Healy WL. Overlapping Surgery: Do the Right Thing. Commentary on an article by Alan L. Zhang, MD, et al.: “Overlapping Surgery in the Ambulatory Orthopaedic Setting”. J Bone Joint Surg Am, 2016; 98 (22): e101
Langerman A. Concurrent Surgery and Informed Consent. JAMA Surg 2016; 151(7): 601-602
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A couple nationwide medication safety campaigns have been in the news lately. Earlier this year ASHP (American Society of Health-System Pharmacists) was awarded a 3-year contract by the FDA to develop standardized concentrations for intravenous and oral liquid medications. ASHP has partnered with ISMP (Institute for Safe Medication Practices), AAMI (Association for the Advancement of Medical Instrumentation), and PPAG (Pediatric Pharmacy Advocacy Group) in this endeavor, the Standardize 4 Safety initiative. The coalition just announced one of its Phase 1 (of 3 Phases) outcomes: a list of recommended standardized concentrations for adult continuous IV infusions. The list includes the standardized concentration(s), dosing units, status of commercial availability, and comments for over 30 of the most commonly infused drugs in adults.
Other activities in Phase 1 will be development and implementation of concentrations and dosing units for compounded oral liquids for adults. Phase II addresses concentrations and dosing units for pediatric continuous IV infusions and standard doses for oral liquid medications. Phase III addresses intermittent IV medications, PCA (patient-controlled analgesia) pumps, epidurals, and standard doses for oral chemotherapy agents.
Another collaborative medication safety campaign, the Just Bag It Campaign, was just launched by the National Comprehensive Cancer Network (NCCN 2016). Vincristine is a chemotherapy agent intended for intravenous use. Yet since the 1960’s there have been numerous incidents where it has been administered intrathecally or via Omaya reservoirs. The results are disastrous, with patients developing quadriplegia, encephalopathy, and usually death. In 2013 ISMP summarized the literature (ISMP 2013) and noted that virtually all cases involved vincristine being prepared in a syringe and that there were no cases when vincristine was prepared in an IV bag. There are, of course, other contributing factors in such incidents. ISMP noted the following contributing factors: mislabeling of syringes; bringing IV and intrathecal medications into a treatment area together; failing to administer vinca alkaloids in a specialty oncology unit or with only experienced, oriented staff familiar with current operational and clinical standards, procedures, or protocols; administering chemotherapy outside of normal hours; not conducting an independent double check or “time out” before intrathecal medication administration; and incomplete or missing warning labels. But, given that all reported incidents occurred when vincristine was in a syringe, ISMP recommended that vincristine instead by diluted in a minibag for infusion and syringes be avoided.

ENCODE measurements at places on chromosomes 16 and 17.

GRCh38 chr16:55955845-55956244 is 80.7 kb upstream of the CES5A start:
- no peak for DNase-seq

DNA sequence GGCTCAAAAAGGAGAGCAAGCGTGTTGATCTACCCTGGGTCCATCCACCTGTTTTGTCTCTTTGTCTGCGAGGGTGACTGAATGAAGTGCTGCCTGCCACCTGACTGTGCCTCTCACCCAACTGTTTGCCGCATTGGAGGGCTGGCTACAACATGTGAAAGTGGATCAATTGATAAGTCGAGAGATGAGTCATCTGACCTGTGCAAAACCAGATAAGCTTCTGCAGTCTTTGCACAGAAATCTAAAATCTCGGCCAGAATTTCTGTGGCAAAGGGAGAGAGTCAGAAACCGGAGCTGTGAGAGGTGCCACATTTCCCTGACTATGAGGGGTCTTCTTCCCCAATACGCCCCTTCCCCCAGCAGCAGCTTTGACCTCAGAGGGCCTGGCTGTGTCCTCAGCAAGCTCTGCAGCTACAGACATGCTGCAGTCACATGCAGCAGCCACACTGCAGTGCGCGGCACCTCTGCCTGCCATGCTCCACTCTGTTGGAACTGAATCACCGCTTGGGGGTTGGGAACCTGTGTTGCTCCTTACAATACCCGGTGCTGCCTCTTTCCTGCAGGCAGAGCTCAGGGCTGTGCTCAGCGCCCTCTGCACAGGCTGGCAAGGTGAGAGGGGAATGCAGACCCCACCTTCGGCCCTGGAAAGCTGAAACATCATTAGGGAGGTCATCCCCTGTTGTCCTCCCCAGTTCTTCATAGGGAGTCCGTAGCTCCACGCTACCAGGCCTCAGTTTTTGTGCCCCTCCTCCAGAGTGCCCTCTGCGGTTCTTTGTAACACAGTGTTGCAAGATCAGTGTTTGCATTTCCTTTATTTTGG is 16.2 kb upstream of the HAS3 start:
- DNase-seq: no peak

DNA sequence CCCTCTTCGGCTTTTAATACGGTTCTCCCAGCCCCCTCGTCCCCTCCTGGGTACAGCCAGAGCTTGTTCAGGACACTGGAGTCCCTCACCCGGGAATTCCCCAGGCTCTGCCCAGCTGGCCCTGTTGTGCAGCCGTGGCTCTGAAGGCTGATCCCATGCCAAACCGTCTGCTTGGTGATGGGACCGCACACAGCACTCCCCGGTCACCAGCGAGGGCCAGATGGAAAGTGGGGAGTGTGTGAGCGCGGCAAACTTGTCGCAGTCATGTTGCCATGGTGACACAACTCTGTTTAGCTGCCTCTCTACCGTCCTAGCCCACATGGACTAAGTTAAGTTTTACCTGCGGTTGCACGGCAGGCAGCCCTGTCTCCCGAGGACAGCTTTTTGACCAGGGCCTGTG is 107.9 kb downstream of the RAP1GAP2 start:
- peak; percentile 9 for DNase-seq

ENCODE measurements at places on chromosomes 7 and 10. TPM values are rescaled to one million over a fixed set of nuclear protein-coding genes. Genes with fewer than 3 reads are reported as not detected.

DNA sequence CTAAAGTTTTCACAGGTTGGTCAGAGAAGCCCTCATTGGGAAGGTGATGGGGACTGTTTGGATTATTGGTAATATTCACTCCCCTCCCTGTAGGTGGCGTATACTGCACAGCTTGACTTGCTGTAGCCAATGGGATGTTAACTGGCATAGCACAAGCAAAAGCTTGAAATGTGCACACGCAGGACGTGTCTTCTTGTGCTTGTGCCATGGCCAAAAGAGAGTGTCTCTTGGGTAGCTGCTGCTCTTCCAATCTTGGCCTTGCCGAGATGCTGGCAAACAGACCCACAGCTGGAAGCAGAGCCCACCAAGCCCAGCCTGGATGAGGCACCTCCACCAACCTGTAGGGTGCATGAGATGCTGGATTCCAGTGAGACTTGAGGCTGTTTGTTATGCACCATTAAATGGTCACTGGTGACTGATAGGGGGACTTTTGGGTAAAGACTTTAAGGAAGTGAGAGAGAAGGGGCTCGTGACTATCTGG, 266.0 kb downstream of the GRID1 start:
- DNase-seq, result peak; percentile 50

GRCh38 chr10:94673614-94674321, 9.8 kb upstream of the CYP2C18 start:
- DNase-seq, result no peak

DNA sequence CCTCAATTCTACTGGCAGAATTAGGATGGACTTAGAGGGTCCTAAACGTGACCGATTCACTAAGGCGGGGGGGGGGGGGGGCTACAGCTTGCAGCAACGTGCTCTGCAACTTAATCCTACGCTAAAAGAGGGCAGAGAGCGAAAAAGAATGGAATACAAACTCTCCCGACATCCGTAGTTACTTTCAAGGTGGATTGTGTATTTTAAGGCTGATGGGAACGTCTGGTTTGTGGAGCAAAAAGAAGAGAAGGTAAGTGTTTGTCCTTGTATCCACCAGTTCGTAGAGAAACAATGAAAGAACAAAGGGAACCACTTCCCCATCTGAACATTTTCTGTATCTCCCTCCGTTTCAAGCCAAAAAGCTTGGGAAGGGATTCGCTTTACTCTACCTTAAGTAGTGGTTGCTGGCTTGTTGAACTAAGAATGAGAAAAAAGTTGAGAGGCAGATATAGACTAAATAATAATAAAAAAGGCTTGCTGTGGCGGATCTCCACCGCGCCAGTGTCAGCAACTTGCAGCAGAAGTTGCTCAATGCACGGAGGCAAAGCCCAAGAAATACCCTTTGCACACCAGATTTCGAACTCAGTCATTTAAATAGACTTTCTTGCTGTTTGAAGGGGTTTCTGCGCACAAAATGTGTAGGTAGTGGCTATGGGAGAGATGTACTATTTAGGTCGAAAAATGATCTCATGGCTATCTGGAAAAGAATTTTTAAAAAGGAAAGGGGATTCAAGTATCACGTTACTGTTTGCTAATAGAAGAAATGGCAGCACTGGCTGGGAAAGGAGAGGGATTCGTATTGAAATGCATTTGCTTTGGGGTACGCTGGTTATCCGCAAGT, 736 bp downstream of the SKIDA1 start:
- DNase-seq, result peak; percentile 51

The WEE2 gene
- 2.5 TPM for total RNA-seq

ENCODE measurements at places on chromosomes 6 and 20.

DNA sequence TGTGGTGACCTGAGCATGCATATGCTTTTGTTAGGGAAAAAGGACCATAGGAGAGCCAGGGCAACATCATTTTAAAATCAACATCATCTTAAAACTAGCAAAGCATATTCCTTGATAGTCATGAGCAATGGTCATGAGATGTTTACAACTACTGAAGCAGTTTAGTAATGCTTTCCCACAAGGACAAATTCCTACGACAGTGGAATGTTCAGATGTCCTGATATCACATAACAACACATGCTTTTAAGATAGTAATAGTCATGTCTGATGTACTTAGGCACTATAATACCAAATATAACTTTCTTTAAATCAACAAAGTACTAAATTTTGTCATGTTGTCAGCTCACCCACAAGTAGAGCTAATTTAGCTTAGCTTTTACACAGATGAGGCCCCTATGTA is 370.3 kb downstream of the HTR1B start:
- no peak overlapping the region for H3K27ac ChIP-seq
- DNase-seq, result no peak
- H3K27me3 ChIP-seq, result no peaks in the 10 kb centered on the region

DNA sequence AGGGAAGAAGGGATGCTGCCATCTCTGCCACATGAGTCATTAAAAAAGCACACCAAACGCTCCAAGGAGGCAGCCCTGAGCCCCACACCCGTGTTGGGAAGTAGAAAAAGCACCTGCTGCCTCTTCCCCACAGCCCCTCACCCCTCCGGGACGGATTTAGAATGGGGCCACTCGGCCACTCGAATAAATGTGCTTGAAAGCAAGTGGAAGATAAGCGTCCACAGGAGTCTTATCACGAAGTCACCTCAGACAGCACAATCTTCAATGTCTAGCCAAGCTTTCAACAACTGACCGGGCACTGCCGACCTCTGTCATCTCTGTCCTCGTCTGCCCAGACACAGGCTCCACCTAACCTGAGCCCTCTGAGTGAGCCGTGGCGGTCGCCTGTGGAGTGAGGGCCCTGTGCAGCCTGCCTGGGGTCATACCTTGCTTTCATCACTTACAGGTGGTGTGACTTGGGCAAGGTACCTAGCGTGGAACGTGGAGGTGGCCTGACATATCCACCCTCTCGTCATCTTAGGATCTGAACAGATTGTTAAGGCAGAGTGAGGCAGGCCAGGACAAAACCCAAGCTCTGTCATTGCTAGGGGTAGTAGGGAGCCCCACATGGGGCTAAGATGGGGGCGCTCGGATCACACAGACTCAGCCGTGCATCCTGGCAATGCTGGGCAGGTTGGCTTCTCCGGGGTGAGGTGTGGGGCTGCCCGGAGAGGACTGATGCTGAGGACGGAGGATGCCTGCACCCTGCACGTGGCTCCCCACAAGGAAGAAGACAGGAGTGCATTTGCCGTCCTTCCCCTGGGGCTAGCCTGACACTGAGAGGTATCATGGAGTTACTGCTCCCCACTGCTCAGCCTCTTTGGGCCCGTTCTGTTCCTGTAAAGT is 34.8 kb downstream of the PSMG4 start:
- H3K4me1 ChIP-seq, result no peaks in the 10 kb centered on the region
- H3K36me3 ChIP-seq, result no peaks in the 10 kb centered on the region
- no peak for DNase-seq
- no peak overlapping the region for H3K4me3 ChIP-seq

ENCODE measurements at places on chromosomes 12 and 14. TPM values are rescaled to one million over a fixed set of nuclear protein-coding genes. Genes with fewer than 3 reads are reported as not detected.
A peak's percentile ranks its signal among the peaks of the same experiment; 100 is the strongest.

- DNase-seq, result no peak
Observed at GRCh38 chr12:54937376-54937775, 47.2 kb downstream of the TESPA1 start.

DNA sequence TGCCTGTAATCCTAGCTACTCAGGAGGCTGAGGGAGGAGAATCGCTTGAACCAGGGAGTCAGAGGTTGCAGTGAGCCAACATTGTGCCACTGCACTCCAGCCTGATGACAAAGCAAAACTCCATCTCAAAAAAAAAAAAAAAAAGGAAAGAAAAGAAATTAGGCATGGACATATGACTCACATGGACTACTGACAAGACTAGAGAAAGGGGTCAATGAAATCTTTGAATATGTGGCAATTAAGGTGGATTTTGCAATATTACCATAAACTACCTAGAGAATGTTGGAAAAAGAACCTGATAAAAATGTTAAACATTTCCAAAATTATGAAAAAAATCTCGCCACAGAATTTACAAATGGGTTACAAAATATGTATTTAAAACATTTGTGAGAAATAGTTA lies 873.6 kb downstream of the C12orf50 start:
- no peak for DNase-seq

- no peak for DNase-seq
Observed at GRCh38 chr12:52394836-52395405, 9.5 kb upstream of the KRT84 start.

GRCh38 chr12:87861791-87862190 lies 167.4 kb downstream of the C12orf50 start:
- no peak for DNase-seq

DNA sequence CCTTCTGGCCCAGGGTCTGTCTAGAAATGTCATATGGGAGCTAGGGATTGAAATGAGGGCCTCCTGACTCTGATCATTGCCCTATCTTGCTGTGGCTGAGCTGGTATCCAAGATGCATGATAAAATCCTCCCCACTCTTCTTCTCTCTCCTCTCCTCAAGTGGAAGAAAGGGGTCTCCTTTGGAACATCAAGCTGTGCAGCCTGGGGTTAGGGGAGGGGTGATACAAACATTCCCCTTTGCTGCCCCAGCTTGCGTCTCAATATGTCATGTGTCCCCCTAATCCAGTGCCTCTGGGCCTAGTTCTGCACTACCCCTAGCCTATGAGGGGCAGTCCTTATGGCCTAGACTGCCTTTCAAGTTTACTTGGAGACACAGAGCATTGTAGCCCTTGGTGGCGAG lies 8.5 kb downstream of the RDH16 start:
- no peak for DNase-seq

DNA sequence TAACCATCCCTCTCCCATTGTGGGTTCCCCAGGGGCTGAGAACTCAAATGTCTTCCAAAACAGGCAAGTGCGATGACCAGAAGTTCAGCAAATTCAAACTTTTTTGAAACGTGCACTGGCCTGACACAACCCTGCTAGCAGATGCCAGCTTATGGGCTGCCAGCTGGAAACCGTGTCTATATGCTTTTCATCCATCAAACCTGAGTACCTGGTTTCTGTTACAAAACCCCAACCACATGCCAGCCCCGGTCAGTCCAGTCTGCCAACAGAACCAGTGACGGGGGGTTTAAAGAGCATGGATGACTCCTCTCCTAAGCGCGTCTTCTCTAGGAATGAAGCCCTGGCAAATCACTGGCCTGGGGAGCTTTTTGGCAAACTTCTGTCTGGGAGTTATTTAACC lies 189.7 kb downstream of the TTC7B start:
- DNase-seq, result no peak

Now the NCCN Just Bag It Campaign has been launched for the safe handling of vincristine, calling for health care professionals to always dilute vincristine in a 50ml mini-IV drip bag and never in a syringe. The campaign comes with Christopher’s Story, the sad story of a patient who died as the result of one of the above vincristine errors. All NCCN member institutions have already adopted this best practice for handling vincristine but the campaign calls on all other oncology providers to do the same.
ASHP (American Society of Health-System Pharmacists). Standardize 4 Safety website.
ASHP (American Society of Health-System Pharmacists). ASHP IV ADULT CONTINUOUS INFUSION GUIDELINES. October 2016
NCCN (National Comprehensive Cancer Network). Just Bag It: The NCCN Campaign for Safe Vincristine Handling. NCCN 2016; accessed November 14, 2016
ISMP (Institute for Safe Medication Practices). Death and neurological devastation from intrathecal vinca alkaloids: Prepared in syringes = 120; Prepared in minibags = 0. ISMP Medication Safety Alert! Acute Care Edition. September 5, 2013
In our November 2015 What's New in the Patient Safety World column “Medications Most Likely to Harm the Elderly Are…” we noted the paucity of evidence in the literature about antibiotic stewardship programs in ambulatory care or other outpatient settings. CDC had previously published on the core elements for hospitals (CDC 2014) and nursing homes (CDC 2015). Now CDC has published the “Core Elements of Outpatient Antibiotic Stewardship” (Sanchez 2016).
The Core Elements of Outpatient Antibiotic Stewardship are:
Regarding commitment, CDC notes that declaring commitment to antibiotic stewardship in a public fashion (eg. posters in examination rooms) has been shown to reduce inappropriate prescription of antibiotics. In larger practices and healthcare organizations, designating a leader for antibiotic stewardship programs is recommended. CDC also recommends not only educating all staff on antibiotic stewardship but also making it part of their job descriptions and evaluation. CDC stresses that all members of the healthcare team have an important role in antibiotic stewardship.